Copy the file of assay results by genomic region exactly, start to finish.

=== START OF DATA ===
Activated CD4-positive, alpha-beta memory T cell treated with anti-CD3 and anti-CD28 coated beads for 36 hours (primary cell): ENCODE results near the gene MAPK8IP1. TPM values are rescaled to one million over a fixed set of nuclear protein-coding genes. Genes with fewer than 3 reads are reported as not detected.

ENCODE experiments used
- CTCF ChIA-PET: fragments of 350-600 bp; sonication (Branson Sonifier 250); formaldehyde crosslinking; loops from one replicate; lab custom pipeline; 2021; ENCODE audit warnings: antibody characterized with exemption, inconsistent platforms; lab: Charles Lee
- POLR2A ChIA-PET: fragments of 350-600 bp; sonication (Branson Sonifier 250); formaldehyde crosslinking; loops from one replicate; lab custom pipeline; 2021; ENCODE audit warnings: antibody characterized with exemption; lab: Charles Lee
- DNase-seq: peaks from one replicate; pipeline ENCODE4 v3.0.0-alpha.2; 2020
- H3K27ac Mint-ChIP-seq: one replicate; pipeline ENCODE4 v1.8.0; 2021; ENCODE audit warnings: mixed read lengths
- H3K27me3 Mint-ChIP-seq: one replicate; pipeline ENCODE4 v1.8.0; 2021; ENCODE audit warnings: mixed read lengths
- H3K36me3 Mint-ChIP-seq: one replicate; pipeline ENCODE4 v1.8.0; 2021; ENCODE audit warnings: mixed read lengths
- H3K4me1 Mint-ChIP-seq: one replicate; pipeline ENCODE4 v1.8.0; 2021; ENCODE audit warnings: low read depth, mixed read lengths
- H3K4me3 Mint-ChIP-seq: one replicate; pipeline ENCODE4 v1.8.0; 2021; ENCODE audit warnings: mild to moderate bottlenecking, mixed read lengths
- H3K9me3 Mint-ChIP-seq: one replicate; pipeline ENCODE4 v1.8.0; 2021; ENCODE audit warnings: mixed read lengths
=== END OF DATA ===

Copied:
Activated CD4-positive, alpha-beta memory T cell treated with anti-CD3 and anti-CD28 coated beads for 36 hours (primary cell): ENCODE results near the gene MAPK8IP1. TPM values are rescaled to one million over a fixed set of nuclear protein-coding genes. Genes with fewer than 3 reads are reported as not detected.

ENCODE experiments used
- CTCF ChIA-PET: fragments of 350-600 bp; sonication (Branson Sonifier 250); formaldehyde crosslinking; loops from one replicate; lab custom pipeline; 2021; ENCODE audit warnings: antibody characterized with exemption, inconsistent platforms; lab: Charles Lee
- POLR2A ChIA-PET: fragments of 350-600 bp; sonication (Branson Sonifier 250); formaldehyde crosslinking; loops from one replicate; lab custom pipeline; 2021; ENCODE audit warnings: antibody characterized with exemption; lab: Charles Lee
- DNase-seq: peaks from one replicate; pipeline ENCODE4 v3.0.0-alpha.2; 2020
- H3K27ac Mint-ChIP-seq: one replicate; pipeline ENCODE4 v1.8.0; 2021; ENCODE audit warnings: mixed read lengths
- H3K27me3 Mint-ChIP-seq: one replicate; pipeline ENCODE4 v1.8.0; 2021; ENCODE audit warnings: mixed read lengths
- H3K36me3 Mint-ChIP-seq: one replicate; pipeline ENCODE4 v1.8.0; 2021; ENCODE audit warnings: mixed read lengths
- H3K4me1 Mint-ChIP-seq: one replicate; pipeline ENCODE4 v1.8.0; 2021; ENCODE audit warnings: low read depth, mixed read lengths
- H3K4me3 Mint-ChIP-seq: one replicate; pipeline ENCODE4 v1.8.0; 2021; ENCODE audit warnings: mild to moderate bottlenecking, mixed read lengths
- H3K9me3 Mint-ChIP-seq: one replicate; pipeline ENCODE4 v1.8.0; 2021; ENCODE audit warnings: mixed read lengths